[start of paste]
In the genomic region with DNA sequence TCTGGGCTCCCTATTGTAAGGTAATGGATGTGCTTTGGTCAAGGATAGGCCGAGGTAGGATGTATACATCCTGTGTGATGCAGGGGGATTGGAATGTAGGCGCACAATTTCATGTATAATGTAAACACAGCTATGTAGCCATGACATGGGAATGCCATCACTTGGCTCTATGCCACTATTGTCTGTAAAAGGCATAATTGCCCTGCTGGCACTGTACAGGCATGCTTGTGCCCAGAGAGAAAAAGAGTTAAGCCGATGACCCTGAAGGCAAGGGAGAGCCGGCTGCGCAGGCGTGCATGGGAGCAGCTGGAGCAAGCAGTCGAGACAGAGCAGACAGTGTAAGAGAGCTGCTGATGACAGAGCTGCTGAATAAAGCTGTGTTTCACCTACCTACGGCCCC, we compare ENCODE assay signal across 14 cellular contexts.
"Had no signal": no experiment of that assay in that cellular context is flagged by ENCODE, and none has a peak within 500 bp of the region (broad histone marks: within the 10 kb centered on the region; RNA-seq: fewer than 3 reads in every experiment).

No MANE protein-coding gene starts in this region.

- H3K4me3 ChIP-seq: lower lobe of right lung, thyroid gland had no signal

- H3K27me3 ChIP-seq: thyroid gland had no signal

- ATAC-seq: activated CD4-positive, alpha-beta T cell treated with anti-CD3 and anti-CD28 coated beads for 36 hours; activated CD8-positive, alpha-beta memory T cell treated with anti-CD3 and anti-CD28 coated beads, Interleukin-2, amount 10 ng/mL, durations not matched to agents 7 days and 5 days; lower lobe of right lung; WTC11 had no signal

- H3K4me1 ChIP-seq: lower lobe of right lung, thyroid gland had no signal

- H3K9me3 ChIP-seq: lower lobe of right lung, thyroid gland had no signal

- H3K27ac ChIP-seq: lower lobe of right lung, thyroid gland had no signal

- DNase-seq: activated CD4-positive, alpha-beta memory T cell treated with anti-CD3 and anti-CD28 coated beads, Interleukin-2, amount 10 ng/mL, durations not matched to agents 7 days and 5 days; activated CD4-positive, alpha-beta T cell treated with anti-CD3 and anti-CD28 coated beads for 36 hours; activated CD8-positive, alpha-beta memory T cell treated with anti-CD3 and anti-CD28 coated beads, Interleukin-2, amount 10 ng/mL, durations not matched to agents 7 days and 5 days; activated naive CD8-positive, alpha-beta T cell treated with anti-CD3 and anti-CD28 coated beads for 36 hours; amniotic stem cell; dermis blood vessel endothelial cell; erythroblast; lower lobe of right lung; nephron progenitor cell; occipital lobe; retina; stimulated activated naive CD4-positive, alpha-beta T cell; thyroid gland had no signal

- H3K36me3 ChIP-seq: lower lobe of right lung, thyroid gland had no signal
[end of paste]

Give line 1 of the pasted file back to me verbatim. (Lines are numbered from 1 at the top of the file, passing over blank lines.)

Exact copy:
In the genomic region with DNA sequence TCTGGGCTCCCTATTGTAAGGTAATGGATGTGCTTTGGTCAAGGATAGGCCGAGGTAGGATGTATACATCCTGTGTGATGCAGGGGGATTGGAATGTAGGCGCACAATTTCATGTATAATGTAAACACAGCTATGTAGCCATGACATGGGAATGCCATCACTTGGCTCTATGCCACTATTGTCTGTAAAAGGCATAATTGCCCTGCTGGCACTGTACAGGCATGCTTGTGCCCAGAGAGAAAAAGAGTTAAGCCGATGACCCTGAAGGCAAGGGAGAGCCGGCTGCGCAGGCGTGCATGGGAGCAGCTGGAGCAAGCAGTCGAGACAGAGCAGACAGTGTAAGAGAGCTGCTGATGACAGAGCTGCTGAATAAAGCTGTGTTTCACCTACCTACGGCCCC, we compare ENCODE assay signal across 14 cellular contexts.